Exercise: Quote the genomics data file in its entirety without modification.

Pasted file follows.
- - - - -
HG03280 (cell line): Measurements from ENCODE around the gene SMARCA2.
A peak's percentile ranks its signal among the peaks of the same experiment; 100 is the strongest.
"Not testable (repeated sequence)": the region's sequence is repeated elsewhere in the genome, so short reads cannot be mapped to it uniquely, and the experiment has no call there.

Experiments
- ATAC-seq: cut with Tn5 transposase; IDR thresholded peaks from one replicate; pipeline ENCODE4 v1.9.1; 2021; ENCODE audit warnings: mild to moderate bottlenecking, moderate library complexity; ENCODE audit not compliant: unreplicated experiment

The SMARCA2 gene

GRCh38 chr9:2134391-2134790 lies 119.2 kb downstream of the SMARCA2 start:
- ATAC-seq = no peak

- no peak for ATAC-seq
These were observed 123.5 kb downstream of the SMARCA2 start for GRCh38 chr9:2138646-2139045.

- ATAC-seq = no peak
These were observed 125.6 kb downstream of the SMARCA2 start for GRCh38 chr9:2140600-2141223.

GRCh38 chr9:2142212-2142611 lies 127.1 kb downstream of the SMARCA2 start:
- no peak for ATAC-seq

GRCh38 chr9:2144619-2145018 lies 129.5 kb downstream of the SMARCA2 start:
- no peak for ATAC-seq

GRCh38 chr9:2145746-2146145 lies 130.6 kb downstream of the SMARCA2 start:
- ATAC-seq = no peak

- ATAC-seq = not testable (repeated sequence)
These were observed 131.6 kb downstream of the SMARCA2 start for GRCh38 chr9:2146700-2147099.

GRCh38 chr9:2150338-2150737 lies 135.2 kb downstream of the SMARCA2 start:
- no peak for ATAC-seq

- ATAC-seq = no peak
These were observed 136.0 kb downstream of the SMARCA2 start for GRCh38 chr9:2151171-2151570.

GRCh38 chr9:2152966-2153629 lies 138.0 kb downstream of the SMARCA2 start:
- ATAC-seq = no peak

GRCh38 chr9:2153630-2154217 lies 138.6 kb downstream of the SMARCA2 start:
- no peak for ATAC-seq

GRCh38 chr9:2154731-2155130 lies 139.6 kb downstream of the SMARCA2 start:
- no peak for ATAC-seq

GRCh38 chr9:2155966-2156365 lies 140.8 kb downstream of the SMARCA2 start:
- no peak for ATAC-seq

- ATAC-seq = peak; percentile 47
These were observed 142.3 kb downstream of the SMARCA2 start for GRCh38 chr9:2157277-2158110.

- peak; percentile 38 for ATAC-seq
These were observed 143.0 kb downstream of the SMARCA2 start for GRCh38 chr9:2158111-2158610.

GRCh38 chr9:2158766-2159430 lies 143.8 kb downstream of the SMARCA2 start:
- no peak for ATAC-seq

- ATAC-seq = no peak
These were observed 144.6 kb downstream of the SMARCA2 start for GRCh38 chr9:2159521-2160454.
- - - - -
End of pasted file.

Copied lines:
HG03280 (cell line): Measurements from ENCODE around the gene SMARCA2.
A peak's percentile ranks its signal among the peaks of the same experiment; 100 is the strongest.
"Not testable (repeated sequence)": the region's sequence is repeated elsewhere in the genome, so short reads cannot be mapped to it uniquely, and the experiment has no call there.

Experiments
- ATAC-seq: cut with Tn5 transposase; IDR thresholded peaks from one replicate; pipeline ENCODE4 v1.9.1; 2021; ENCODE audit warnings: mild to moderate bottlenecking, moderate library complexity; ENCODE audit not compliant: unreplicated experiment

The SMARCA2 gene

GRCh38 chr9:2134391-2134790 lies 119.2 kb downstream of the SMARCA2 start:
- ATAC-seq = no peak

- no peak for ATAC-seq
These were observed 123.5 kb downstream of the SMARCA2 start for GRCh38 chr9:2138646-2139045.

- ATAC-seq = no peak
These were observed 125.6 kb downstream of the SMARCA2 start for GRCh38 chr9:2140600-2141223.

GRCh38 chr9:2142212-2142611 lies 127.1 kb downstream of the SMARCA2 start:
- no peak for ATAC-seq

GRCh38 chr9:2144619-2145018 lies 129.5 kb downstream of the SMARCA2 start:
- no peak for ATAC-seq

GRCh38 chr9:2145746-2146145 lies 130.6 kb downstream of the SMARCA2 start:
- ATAC-seq = no peak

- ATAC-seq = not testable (repeated sequence)
These were observed 131.6 kb downstream of the SMARCA2 start for GRCh38 chr9:2146700-2147099.

GRCh38 chr9:2150338-2150737 lies 135.2 kb downstream of the SMARCA2 start:
- no peak for ATAC-seq

- ATAC-seq = no peak
These were observed 136.0 kb downstream of the SMARCA2 start for GRCh38 chr9:2151171-2151570.

GRCh38 chr9:2152966-2153629 lies 138.0 kb downstream of the SMARCA2 start:
- ATAC-seq = no peak

GRCh38 chr9:2153630-2154217 lies 138.6 kb downstream of the SMARCA2 start:
- no peak for ATAC-seq

GRCh38 chr9:2154731-2155130 lies 139.6 kb downstream of the SMARCA2 start:
- no peak for ATAC-seq

GRCh38 chr9:2155966-2156365 lies 140.8 kb downstream of the SMARCA2 start:
- no peak for ATAC-seq

- ATAC-seq = peak; percentile 47
These were observed 142.3 kb downstream of the SMARCA2 start for GRCh38 chr9:2157277-2158110.

- peak; percentile 38 for ATAC-seq
These were observed 143.0 kb downstream of the SMARCA2 start for GRCh38 chr9:2158111-2158610.

GRCh38 chr9:2158766-2159430 lies 143.8 kb downstream of the SMARCA2 start:
- no peak for ATAC-seq

- ATAC-seq = no peak
These were observed 144.6 kb downstream of the SMARCA2 start for GRCh38 chr9:2159521-2160454.